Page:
Detection: Recognizing Breast Cancer Symptoms

I’m sure you’ve heard it before--early detection plays a crucial role in beating breast cancer. Being able to nip it in the bud substantially increases your chance of survival as this illness has become highly treatable despite its rampant spread worldwide. The thing is, as with my case, I ignored it for far too long despite knowing that the threat exists as I come from a line of women with breast cancer although my mom succumbed to liver cancer more than 20 years ago. I was indeed in denial for a while about the need to have it checked and the pandemic had been a very convenient excuse to delay the inevitable.

You don’t just develop breast cancer in a short span of time. According to experts at Robert W. Franz Cancer Research Center, the cancer could already exist in your body for two to three years before it can be noticeable. It only takes one malignant cell, which will then grow simply by cell division. This one cell divides into two, then into four, and so on. Each division generally takes around one to two months. You might think that the lump suddenly appeared from nowhere, but it already took the cell around 30 undetected divisions before you felt that bump. 

To avoid unpleasant surprises, regular mammograms upon hitting your 40’s is recommended for early detection of breast cancer symptoms which may be missed during the usual physical examination. This is another aspect that I shrugged off and skipped during annual checkup, using my hectic work schedule as an alibi. I wrote off the occasional tenderness as PMS while mild swelling in my armpit on rare occasions as nothing to be concerned about since it faded away soon enough. Apparently, these are breast cancer early signs already which I didn’t take seriously. 

I didn’t understand where I got that sense of invincibility, ignoring breast cancer signs when I was in denial back then. It was only after some introspection that I realized that it was cowardice, after all. I couldn’t wrap my head around the idea that it could happen to me too and I wasn’t ready to face the possibility. Despite the family history, I still stubbornly clung to the hope that I will be spared.

Nevertheless, you’ll reach that point when you just have to stop burying your head in the sand and find the courage to turn around and face the music. My aunt, who’s a breast cancer survivor had been breathing down my neck, for one, with much urgency already ever since I mentioned the lump I detected a while back.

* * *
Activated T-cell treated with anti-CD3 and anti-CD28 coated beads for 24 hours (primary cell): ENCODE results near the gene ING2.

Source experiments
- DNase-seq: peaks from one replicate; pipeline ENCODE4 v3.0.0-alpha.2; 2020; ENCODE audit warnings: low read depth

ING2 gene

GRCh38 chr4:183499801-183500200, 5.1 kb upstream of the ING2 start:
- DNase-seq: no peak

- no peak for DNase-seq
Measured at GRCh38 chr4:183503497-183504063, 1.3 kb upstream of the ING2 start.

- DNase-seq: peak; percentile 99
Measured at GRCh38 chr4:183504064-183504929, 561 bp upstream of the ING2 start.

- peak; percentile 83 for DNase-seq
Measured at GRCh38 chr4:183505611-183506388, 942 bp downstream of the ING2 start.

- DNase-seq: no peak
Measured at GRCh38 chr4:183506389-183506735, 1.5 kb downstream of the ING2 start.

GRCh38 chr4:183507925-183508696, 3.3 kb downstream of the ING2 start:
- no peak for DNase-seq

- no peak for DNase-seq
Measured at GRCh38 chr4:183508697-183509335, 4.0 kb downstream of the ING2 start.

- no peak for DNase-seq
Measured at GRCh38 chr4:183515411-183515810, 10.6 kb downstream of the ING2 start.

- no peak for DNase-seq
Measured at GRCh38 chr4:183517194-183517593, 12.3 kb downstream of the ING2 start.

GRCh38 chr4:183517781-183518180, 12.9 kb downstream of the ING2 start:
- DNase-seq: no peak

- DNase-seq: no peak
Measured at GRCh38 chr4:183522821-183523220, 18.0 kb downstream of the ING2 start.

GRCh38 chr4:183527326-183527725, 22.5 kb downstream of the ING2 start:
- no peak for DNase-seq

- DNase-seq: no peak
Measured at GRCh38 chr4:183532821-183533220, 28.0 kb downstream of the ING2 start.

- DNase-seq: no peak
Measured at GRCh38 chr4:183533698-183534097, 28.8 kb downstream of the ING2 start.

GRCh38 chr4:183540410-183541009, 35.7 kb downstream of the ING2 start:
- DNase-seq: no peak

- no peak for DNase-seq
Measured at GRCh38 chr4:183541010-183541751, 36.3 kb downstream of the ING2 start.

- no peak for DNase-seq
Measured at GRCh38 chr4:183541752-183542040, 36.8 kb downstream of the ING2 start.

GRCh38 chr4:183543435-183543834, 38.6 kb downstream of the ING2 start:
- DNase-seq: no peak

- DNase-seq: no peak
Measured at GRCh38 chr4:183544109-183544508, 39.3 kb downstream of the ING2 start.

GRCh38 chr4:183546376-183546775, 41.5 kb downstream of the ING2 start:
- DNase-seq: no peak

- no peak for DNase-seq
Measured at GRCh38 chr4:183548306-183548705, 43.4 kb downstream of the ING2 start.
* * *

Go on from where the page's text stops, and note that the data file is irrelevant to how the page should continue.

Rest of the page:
I hadn’t been alone in the early part of my journey, however, as my sister had been there with me. She gave me the right nudge as she was due for annual check-up as well and we finally made that appointment. She’s better at monitoring over the years so she just needs to continue along that path albeit a bit more closely. 

The OB-GYN recommended mammogram and ultrasound after my check-up. I have never experienced mammogram before but I’ve heard about how it can be a bit painful; uncomfortable at best. Discomfort was to be expected so I braced myself. I generally have high pain tolerance, but it still hurt quite a bit during the diagnostic procedure since the lump was already sore by then. The twinge caused by the pressure, however, was something I was still able to tolerate. If you want to have an idea on how it goes, and the ideal time to schedule your mammogram, do a bit of online research. Knowing what to expect helps ease any anxiety you might have before your first procedure.  

Breast ultrasound is considered as relatively painless procedure as it generally only uses sound waves to create images. However, in my case, it was similarly painful perhaps because it was just right after the mammogram, so my affected breast was still tender. It also took longer for extensive screening and the sonographer had to press the wand harder to capture the images better.

Perhaps the pain could have been avoided if it was during early detection--before swelling and soreness developed. You can almost tell with the grim expressions of the attendants as they felt and examined the bump even as they try not to show it. I already knew I waited too long; was starting to regret allowing it to get worse instead of preventing it. But what’s done is done and I must bear the consequences.

Digital mammography results had been BIRADS Category 5: Highly suggestive for malignancy – almost certainly cancer and appropriate action had been recommended. The suspicious high-density mass measured 5.4 x 7.2 x 6.1 cm with at least 2 high density nodes. Results for the 2D Breast Ultrasound was likewise BIRADS Category 5, with slight changes on the measurement at 6.2 x 5.2 x 6.7 cm.

With these results, my OB-GYN recommended seeing a breast surgeon to perform biopsy to confirm the diagnosis. As I mentioned in my previous post, I couldn’t get hold of the doctor as the holidays had been just around the corner at the time so most of the doctors were already on vacation. Although I still held on to the hope that it's not the Big C, I was already prepping to face my own mortality. 

Please join me on my next blog post for the ensuing part of my journey. Should you have any insights or questions, please share them in the Comments Section. 

Stay safe and healthy!


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